Fourteen miles into day one and I was spent. This was supposed to be an easy day; Make a quick trip into the backcountry, cache my tent, sleeping bag and a few other essentials for next weeks trip, then scout my way back out to the truck. Trashing my mountain bike on a snowy, frozen trail two hours before light cost me a lot of time, scored me a few bruises, and set the tone for the day. An hour later, after reading my topo map via headlamp, I headed up the wrong drainage for three miles before realizing my mistake. This cost me six miles of extra trekking with a heavy pack and ticked me off because I know better. The rest of the day completed the twenty-two mile grind, but I was able to stow my gear, and get back to the trailhead shortly before dark.
Despite the inauspicious start, I couldn’t wait to get rolling the following week. After months of conditioning, planning, sorting gear and scouting, the hunt was on!I left the trailhead with fellow backpacking crazy Jason Snyder at 11pm on Halloween night with six inches of new snow on the trail, wind-chill of -20, and fully loaded packs on our backs. The plan was to walk nine miles in during the night, set our camp, catch a few winks and be ready to hunt up high in the morning. The first couple hours of our trek were uneventful with the stars out in force and the moon bright enough to cast shadows through the forest, temporarily negating the need for head lamps.
The idea of a winter backpacking adventure had borne so much promise, excitement, and intrigue while hatching the plans back home, next to a piping hot, cast iron wood stove with a steaming cup of Seattle’s finest at hand.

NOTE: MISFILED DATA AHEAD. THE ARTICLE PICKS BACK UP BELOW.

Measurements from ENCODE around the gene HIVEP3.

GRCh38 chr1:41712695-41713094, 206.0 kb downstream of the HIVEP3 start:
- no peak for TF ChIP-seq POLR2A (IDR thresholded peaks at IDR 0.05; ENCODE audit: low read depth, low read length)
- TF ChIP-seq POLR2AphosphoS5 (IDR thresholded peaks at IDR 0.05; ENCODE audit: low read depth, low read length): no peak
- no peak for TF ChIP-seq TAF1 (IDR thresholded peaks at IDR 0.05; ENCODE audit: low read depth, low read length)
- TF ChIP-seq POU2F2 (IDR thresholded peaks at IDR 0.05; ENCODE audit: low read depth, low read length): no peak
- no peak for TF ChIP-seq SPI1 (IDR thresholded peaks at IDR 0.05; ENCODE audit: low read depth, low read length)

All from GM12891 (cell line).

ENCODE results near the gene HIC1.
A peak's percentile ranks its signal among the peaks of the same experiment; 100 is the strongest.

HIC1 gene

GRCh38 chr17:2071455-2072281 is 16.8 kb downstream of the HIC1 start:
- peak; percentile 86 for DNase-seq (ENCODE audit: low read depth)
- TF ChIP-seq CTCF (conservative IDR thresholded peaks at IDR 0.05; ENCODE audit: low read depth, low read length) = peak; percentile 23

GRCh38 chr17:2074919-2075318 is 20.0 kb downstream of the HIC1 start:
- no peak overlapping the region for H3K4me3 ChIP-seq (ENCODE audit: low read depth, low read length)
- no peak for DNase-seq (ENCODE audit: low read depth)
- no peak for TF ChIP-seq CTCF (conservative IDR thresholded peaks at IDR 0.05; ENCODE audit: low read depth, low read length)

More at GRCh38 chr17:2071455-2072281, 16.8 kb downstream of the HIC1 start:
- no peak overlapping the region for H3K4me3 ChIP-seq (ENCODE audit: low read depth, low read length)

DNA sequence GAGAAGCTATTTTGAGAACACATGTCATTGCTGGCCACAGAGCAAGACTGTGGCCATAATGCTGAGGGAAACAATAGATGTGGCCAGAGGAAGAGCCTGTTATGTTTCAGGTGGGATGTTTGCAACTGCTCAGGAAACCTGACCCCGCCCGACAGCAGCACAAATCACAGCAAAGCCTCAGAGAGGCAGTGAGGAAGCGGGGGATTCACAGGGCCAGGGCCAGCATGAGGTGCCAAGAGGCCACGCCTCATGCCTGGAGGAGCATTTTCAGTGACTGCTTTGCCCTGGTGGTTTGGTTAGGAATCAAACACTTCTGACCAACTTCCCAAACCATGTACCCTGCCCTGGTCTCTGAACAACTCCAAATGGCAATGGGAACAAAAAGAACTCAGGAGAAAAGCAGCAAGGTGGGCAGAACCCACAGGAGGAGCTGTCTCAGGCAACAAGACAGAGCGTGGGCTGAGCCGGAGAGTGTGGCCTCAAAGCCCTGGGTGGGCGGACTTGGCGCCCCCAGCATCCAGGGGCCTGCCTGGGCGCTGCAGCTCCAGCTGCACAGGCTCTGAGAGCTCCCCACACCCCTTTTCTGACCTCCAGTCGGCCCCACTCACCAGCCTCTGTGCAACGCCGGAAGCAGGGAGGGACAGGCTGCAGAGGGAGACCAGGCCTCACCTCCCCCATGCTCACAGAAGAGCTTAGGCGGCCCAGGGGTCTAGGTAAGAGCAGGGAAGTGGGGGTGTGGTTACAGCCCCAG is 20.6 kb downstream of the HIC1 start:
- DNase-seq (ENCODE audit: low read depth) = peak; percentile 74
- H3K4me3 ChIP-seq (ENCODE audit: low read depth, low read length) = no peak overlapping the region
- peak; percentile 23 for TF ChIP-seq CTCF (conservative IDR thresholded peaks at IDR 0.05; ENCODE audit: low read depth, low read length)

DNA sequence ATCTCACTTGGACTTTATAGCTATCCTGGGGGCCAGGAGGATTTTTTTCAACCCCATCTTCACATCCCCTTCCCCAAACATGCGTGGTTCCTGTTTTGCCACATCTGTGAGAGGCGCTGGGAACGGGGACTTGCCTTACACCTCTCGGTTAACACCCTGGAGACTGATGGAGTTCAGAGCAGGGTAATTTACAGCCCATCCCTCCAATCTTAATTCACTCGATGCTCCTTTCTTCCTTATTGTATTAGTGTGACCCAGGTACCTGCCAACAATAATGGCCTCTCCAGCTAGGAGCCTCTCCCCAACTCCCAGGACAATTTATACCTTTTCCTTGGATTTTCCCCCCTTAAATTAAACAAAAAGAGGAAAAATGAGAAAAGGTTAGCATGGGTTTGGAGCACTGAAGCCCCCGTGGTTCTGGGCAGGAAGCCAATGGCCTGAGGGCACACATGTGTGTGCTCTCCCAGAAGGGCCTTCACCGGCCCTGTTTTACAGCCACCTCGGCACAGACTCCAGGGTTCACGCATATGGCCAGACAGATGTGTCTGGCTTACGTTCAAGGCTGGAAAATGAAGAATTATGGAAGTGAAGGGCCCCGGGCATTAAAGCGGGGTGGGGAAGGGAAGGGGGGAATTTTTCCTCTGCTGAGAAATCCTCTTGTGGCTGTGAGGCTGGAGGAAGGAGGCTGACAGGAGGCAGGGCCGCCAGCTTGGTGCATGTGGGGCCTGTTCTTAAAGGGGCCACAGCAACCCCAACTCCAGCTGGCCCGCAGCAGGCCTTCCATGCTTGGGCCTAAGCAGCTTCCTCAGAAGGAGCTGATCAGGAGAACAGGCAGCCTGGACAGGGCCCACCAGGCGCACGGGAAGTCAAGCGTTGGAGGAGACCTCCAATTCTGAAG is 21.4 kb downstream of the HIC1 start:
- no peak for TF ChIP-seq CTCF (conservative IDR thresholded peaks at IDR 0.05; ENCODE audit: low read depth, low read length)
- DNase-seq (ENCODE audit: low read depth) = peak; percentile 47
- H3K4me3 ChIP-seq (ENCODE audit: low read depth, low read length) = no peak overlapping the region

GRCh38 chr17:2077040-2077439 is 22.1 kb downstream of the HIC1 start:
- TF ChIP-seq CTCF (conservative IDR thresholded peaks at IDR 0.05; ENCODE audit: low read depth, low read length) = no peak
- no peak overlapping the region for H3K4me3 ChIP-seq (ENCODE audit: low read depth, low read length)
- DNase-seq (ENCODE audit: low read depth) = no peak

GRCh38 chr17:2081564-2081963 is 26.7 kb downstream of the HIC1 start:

Two weeks later, hunkered in a flimsy tent, tied off with 550 cord to multiple trees, bracing against 50mph wind gusts carrying chill factors far below zero, the challenge was no longer theoretical, but palpable. In retrospect, I did almost everything wrong on that trip. I brought a tent that wasn’t up to the task, carried too much food and clothing, and learned the hard way how ineffective melting snow as a water source can be. However, I walked away from that first adventure with a desire to get it right and the sense of satisfaction that comes from passing Mother Nature’s impromptu, high consequence tests.
Several years and many trips later, I’m still no expert, but I’ve been deeply bitten by the cold weather camping bug, have the memories and scars to prove it, learn something new about myself and the process every trip and embrace the solitude and breathtaking scenery that comes with exploring the backcountry in Montana’s most unforgiving season. Sound like fun? Read on… Continue Reading
I know this is a a simple video… 16 seconds of nothing but drifting smoke on an occasionally gusting wind, that can be heard working it’s way through the trees and coffee getting blacker & gaining more flavor with each burbling perk in the pot. I think that’s why I like it; because it brings me right back to the high mountain lake I had backpacked into the night before I shot this video and the chill air of the morning as I waited impatiently for this pot to finish percolating.
Crazy how even now as I sit in my comfy chair at home, I can feel the heat from the dying coals of the driftwood fire and smell the combination of clear air, woodsmoke and cowboy coffee from that morning on the mountain.
It’s memories like this (and the dulling of the effort induced pain of the backpacking trip) that keep me up nights planning the next adventure and missing early mornings in the high country. Soon enough, the mountain peaks will shed a winters storehouse of snow, the passes will open, ice will thaw, trout will rise, and my coffeepot will earn another layer of campfire soot on the shores of a nameless lake.
I can’t wait! See you on the Mountain.
I could scarcely believe it when I checked the drawing results. After just 7 years of applying, I had drawn a coveted Montana mountain goat tag! Helping my odds of drawing dramatically was the fact that the hunting area began 22 miles from the nearest trailhead, deep in Bob Marshall Wilderness, requiring the services of an outfitter or a ton of miles backpacking. With limited resources, a stubborn Do It Yourself (DIY) streak, a willingness to learn and an unrealistically positive outlook stoked by hours of reading Cameron Hanes stories, I decided this would be the perfect indoctrination into the solo backcountry backpacking cult. Continue Reading